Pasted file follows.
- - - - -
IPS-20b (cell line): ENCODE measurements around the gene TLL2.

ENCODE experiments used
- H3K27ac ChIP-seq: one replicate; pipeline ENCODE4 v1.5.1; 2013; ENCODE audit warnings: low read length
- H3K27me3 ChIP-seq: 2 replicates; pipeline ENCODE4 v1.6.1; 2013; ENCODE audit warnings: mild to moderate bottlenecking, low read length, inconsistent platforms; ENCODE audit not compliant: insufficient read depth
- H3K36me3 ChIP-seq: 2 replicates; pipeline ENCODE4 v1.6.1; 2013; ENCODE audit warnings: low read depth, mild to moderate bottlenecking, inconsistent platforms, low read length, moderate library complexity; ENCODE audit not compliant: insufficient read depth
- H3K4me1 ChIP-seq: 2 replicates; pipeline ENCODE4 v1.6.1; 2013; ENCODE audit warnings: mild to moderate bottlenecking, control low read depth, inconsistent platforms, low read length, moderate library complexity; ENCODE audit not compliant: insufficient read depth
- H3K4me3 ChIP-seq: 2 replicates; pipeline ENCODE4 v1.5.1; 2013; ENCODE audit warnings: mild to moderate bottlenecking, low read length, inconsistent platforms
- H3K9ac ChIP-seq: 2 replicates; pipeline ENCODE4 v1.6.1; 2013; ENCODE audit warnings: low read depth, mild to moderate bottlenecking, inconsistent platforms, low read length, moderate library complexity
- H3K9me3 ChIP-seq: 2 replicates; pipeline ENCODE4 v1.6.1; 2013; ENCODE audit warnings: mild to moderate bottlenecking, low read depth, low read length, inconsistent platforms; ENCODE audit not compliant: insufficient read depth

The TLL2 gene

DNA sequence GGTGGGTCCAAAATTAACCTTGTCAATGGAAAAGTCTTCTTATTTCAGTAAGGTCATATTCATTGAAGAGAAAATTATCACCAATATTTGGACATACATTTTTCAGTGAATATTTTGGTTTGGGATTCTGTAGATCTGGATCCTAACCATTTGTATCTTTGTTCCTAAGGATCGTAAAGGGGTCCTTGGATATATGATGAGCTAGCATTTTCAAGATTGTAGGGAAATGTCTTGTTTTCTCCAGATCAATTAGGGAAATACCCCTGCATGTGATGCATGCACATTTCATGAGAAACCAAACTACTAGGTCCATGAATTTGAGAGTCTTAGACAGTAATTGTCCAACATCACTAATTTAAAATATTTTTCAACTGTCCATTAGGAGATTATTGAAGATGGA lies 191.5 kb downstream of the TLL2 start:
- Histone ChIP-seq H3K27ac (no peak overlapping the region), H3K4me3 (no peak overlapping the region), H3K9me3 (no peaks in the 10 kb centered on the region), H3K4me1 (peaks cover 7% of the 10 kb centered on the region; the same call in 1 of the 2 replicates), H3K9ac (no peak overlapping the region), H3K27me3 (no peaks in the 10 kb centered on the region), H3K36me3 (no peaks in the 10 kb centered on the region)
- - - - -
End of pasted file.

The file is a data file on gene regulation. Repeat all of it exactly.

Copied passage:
IPS-20b (cell line): ENCODE measurements around the gene TLL2.

ENCODE experiments used
- H3K27ac ChIP-seq: one replicate; pipeline ENCODE4 v1.5.1; 2013; ENCODE audit warnings: low read length
- H3K27me3 ChIP-seq: 2 replicates; pipeline ENCODE4 v1.6.1; 2013; ENCODE audit warnings: mild to moderate bottlenecking, low read length, inconsistent platforms; ENCODE audit not compliant: insufficient read depth
- H3K36me3 ChIP-seq: 2 replicates; pipeline ENCODE4 v1.6.1; 2013; ENCODE audit warnings: low read depth, mild to moderate bottlenecking, inconsistent platforms, low read length, moderate library complexity; ENCODE audit not compliant: insufficient read depth
- H3K4me1 ChIP-seq: 2 replicates; pipeline ENCODE4 v1.6.1; 2013; ENCODE audit warnings: mild to moderate bottlenecking, control low read depth, inconsistent platforms, low read length, moderate library complexity; ENCODE audit not compliant: insufficient read depth
- H3K4me3 ChIP-seq: 2 replicates; pipeline ENCODE4 v1.5.1; 2013; ENCODE audit warnings: mild to moderate bottlenecking, low read length, inconsistent platforms
- H3K9ac ChIP-seq: 2 replicates; pipeline ENCODE4 v1.6.1; 2013; ENCODE audit warnings: low read depth, mild to moderate bottlenecking, inconsistent platforms, low read length, moderate library complexity
- H3K9me3 ChIP-seq: 2 replicates; pipeline ENCODE4 v1.6.1; 2013; ENCODE audit warnings: mild to moderate bottlenecking, low read depth, low read length, inconsistent platforms; ENCODE audit not compliant: insufficient read depth

The TLL2 gene

DNA sequence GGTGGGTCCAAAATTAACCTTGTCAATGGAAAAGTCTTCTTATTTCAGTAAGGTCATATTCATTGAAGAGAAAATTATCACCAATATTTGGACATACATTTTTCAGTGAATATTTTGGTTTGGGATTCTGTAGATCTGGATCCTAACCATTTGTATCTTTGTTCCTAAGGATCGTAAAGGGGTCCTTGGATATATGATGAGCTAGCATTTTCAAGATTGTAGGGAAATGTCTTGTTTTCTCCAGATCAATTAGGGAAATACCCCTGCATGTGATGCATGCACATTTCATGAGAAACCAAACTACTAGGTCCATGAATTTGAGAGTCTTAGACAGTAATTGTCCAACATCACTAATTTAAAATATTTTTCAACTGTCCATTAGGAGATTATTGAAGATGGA lies 191.5 kb downstream of the TLL2 start:
- Histone ChIP-seq H3K27ac (no peak overlapping the region), H3K4me3 (no peak overlapping the region), H3K9me3 (no peaks in the 10 kb centered on the region), H3K4me1 (peaks cover 7% of the 10 kb centered on the region; the same call in 1 of the 2 replicates), H3K9ac (no peak overlapping the region), H3K27me3 (no peaks in the 10 kb centered on the region), H3K36me3 (no peaks in the 10 kb centered on the region)